The light pollution that shrouds cities and regions in the night causes the majority of the stars to disappear that would otherwise be visible to the naked eye. Of the approximately 3000 stars that can be observed in a dark night sky, less than a hundred are visible in a brightly lit city (often significantly less).
Today, 83 percent of the world's population and 99 percent of Europeans live under light-polluted skies. For 60 percent of Europeans, the Milky Way is hidden from view.
Big cities create a sky glow that is visible at a distance of up to 160 km.
Light pollution is now so severe that the darkest areas of Europe are twice as bright as they would be under natural conditions.
The atmosphere scatters blue light much more than red light. That is why the cloudless daytime sky is blue (Rayleigh scattering). Short-wave or blue light sources are therefore intensive light pollutants and should be avoided as far as possible.
Night skies over Mongolia, a rural area in Lower Austria and Vienna. About 200 years ago, the night sky over Vienna was no different from that in Mongolia today.
The view of the starry sky is one of mankind's earliest cultural assets. Whereas it was initially used to determine the time and create calendars, the stars in the sky later came to play a prominent role for navigation at sea.
Centuries of observation of the phases of the moon and signs of the zodiac have yielded insights for planting and harvesting in agriculture and for other areas of daily life that are still valid today.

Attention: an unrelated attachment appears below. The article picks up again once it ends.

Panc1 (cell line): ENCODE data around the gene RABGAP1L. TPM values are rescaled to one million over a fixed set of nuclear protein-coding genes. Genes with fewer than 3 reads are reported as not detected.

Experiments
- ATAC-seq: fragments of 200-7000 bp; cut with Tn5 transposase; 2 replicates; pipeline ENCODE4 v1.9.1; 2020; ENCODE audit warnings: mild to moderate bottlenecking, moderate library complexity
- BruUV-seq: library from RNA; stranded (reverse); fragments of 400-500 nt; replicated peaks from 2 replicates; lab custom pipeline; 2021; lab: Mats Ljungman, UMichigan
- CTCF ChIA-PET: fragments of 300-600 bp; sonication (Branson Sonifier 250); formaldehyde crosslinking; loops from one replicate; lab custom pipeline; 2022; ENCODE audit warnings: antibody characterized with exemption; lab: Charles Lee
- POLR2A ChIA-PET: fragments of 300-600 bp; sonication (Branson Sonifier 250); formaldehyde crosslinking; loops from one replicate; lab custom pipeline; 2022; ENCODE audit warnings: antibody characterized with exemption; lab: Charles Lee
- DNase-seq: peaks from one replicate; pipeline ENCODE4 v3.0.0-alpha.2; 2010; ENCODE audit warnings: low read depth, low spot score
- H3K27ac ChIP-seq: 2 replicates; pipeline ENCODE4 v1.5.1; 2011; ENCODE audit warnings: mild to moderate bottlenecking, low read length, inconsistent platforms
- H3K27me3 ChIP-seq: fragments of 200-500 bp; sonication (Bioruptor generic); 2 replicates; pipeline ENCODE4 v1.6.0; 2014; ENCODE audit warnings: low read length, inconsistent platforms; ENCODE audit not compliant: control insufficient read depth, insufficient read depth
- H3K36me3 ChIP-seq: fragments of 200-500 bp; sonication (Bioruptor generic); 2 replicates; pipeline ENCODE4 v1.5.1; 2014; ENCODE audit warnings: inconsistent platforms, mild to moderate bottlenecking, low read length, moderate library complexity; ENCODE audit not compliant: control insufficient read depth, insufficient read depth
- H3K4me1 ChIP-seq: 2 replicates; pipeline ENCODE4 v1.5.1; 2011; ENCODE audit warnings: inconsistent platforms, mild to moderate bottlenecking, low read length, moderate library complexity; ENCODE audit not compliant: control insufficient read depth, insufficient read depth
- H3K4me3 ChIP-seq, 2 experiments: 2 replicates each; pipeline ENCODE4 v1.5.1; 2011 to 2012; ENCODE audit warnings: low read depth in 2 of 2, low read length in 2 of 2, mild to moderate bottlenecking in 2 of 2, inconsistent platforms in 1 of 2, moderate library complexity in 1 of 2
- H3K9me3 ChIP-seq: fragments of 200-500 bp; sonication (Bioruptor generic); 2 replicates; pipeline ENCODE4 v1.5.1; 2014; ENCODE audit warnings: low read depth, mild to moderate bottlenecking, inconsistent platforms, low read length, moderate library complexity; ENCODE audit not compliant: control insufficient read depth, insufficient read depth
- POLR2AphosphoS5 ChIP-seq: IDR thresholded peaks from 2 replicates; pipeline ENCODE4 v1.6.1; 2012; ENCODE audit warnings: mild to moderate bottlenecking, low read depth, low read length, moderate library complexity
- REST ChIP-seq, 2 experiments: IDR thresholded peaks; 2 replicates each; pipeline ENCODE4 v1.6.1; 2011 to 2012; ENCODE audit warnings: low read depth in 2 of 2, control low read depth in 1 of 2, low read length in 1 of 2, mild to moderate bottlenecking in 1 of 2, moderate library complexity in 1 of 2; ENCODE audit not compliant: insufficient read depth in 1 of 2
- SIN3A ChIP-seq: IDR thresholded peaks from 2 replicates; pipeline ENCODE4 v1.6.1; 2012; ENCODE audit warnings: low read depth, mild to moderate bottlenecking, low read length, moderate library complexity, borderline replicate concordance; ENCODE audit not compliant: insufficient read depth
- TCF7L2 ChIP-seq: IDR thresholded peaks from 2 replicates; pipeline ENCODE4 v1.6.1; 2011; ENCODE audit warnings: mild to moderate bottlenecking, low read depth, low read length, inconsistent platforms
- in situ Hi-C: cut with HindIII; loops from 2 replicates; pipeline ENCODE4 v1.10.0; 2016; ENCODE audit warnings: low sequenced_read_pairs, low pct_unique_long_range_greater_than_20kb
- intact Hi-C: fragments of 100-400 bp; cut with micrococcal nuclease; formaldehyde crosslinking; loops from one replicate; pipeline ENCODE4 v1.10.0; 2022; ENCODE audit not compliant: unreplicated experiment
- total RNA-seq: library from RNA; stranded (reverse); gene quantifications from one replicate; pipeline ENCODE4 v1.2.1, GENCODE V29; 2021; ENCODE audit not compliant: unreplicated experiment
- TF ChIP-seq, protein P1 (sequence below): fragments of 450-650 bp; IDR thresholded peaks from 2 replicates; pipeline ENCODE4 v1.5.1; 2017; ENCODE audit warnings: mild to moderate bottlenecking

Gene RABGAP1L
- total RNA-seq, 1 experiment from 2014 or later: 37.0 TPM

Since the advent of artificial outdoor lighting at around the end of the 19th century, light blight has made it increasingly difficult to observe the night sky. The observatories that were originally attached to the universities in the cities relocated to rural areas. The most prominent observatories were built in remote locations. The world’s biggest telescope, for example, is to be found in Chile’s Atacama Desert. Observatories permit processes to be observed in the sky that cannot be simulated in the laboratory. Professional astronomy is an important part of basic research in the field of physics.
Laws have been introduced in Chile and other countries with astronomical observatories to ensure that not more artificial light than necessary is emitted in the vicinity of such facilities.